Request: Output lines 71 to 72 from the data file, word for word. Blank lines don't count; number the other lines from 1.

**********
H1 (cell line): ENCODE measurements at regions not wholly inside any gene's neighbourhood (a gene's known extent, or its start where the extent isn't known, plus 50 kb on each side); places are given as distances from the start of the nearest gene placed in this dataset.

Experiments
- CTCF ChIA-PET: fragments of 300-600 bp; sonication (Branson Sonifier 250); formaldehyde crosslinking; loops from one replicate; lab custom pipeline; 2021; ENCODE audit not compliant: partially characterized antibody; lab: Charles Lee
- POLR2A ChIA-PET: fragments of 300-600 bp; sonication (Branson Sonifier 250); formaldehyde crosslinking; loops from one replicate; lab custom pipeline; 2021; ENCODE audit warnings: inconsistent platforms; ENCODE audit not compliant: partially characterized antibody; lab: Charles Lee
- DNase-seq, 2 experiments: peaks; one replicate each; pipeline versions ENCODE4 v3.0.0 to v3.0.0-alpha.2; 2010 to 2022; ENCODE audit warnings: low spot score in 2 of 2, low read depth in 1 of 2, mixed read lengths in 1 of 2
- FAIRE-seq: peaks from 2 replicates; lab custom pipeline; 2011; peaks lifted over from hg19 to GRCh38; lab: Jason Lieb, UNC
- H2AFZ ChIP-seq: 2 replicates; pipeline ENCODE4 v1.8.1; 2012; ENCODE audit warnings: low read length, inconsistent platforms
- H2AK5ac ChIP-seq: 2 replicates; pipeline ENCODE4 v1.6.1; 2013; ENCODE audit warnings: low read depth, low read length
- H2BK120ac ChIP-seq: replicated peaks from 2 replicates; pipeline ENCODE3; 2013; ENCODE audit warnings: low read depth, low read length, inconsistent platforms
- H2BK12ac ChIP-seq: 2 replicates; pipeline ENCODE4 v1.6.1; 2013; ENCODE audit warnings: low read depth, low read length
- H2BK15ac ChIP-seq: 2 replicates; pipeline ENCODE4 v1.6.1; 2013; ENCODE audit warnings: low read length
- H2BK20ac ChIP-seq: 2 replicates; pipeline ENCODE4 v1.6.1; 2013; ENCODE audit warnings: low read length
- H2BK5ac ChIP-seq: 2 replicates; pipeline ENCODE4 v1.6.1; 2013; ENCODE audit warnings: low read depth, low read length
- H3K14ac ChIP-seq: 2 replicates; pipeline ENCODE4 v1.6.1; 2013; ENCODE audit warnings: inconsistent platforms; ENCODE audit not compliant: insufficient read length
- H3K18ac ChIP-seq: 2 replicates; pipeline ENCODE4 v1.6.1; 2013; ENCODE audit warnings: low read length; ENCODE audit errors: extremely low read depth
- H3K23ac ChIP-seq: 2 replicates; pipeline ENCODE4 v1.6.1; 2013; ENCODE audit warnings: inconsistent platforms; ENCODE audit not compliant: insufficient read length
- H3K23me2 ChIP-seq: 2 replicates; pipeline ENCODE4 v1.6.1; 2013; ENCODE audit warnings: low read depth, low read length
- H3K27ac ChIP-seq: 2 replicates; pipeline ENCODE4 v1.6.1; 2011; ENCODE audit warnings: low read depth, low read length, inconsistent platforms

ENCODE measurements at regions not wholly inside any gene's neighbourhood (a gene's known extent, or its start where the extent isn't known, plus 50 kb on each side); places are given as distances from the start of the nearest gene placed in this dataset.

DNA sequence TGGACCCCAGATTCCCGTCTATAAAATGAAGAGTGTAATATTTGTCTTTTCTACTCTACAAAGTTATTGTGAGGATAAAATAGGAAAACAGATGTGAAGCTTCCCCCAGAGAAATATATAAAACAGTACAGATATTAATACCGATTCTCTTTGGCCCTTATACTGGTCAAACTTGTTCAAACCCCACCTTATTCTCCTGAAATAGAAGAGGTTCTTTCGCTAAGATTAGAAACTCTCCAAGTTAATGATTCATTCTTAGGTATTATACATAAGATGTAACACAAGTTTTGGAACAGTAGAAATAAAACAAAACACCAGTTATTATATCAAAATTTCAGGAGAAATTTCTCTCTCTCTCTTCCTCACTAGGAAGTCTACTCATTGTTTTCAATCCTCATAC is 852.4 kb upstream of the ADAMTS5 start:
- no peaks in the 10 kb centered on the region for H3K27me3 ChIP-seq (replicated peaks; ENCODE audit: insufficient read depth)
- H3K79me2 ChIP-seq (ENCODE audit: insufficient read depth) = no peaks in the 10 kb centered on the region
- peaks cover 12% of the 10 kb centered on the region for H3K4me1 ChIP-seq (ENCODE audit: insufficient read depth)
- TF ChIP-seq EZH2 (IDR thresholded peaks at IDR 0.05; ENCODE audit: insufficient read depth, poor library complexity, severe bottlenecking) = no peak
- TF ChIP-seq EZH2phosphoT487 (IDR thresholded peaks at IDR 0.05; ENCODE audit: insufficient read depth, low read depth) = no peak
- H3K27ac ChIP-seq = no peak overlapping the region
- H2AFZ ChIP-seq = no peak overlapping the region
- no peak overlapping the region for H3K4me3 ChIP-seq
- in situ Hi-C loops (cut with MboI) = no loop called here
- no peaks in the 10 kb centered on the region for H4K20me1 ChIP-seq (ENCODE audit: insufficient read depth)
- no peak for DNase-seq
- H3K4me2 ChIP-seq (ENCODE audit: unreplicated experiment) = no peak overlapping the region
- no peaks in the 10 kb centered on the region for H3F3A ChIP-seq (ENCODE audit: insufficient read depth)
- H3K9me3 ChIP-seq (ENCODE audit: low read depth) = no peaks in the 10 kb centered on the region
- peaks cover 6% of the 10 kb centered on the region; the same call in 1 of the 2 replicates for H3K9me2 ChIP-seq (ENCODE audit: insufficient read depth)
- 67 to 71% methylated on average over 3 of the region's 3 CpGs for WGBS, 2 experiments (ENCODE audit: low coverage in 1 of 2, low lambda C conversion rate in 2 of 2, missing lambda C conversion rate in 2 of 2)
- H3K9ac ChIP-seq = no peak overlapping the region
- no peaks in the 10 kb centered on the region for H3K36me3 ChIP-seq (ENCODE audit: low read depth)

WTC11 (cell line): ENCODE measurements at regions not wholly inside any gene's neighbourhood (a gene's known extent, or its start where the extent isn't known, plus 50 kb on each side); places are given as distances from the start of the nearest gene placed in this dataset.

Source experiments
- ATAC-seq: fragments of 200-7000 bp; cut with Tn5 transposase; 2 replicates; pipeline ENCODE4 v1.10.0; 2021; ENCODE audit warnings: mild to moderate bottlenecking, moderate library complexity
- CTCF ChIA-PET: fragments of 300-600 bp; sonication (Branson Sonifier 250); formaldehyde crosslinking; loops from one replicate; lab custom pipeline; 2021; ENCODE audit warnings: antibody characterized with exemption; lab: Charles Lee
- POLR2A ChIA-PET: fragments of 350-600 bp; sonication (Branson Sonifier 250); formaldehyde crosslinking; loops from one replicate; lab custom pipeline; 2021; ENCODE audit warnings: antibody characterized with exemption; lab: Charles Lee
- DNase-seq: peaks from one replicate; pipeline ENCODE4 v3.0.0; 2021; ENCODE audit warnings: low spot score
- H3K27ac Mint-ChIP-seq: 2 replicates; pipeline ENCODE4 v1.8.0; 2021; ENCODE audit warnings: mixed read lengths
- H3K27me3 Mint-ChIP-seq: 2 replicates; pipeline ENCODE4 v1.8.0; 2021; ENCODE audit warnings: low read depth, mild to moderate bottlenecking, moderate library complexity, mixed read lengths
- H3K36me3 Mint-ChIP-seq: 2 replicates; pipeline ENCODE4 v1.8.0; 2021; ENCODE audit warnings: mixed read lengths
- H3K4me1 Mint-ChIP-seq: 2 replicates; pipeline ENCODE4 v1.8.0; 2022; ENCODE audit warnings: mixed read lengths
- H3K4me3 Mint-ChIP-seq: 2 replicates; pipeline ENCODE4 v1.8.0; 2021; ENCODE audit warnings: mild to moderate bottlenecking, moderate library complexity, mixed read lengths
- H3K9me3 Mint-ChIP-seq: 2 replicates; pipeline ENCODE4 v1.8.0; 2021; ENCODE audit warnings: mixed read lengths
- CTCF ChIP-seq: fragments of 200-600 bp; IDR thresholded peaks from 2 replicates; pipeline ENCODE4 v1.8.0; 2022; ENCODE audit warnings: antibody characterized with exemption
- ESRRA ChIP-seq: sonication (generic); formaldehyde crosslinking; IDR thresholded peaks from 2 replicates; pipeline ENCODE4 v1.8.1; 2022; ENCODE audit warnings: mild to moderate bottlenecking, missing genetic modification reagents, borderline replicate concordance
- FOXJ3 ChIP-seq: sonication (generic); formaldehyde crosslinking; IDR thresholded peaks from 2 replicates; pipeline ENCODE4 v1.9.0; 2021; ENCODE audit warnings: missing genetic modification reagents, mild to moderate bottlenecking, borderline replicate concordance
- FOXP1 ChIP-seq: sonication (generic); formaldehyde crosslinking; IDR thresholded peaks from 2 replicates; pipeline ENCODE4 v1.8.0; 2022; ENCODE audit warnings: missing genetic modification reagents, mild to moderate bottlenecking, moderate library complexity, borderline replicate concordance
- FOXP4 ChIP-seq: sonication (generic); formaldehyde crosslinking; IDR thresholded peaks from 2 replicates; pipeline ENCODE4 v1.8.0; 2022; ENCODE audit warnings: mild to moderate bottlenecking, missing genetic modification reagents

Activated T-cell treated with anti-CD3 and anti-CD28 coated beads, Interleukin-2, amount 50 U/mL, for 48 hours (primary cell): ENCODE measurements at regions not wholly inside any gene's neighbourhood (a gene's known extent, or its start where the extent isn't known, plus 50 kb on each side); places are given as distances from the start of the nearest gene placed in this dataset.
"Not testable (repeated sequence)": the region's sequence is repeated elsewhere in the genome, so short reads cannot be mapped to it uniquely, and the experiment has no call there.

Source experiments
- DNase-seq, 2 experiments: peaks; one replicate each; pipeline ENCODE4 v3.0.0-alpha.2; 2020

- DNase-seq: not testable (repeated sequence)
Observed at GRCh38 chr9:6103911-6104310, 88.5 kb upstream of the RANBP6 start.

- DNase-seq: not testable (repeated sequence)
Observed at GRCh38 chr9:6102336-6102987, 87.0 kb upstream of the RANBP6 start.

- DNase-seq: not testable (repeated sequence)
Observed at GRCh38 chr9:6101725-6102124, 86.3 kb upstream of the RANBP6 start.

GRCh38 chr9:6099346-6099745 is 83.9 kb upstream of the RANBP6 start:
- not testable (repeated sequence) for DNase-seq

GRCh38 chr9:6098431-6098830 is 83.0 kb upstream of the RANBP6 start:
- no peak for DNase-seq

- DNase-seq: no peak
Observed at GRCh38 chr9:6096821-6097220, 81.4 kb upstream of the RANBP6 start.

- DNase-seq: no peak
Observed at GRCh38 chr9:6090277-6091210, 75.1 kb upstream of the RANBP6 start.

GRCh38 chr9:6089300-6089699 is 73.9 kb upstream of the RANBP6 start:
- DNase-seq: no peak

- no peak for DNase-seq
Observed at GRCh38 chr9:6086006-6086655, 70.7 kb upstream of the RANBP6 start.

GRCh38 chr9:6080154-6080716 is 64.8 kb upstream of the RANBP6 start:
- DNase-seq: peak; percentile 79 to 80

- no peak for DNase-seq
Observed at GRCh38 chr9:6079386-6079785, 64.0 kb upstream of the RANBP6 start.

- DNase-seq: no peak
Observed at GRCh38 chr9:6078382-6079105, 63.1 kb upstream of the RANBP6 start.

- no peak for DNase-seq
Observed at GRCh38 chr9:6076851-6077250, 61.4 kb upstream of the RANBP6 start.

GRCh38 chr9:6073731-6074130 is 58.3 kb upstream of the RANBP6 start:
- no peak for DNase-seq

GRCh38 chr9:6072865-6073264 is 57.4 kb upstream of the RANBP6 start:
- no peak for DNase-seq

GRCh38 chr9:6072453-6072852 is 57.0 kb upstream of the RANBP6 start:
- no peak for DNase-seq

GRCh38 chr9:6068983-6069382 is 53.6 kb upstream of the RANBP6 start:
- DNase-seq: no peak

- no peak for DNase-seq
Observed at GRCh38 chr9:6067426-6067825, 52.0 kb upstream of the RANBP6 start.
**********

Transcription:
Observed at GRCh38 chr9:6096821-6097220, 81.4 kb upstream of the RANBP6 start.

- DNase-seq: no peak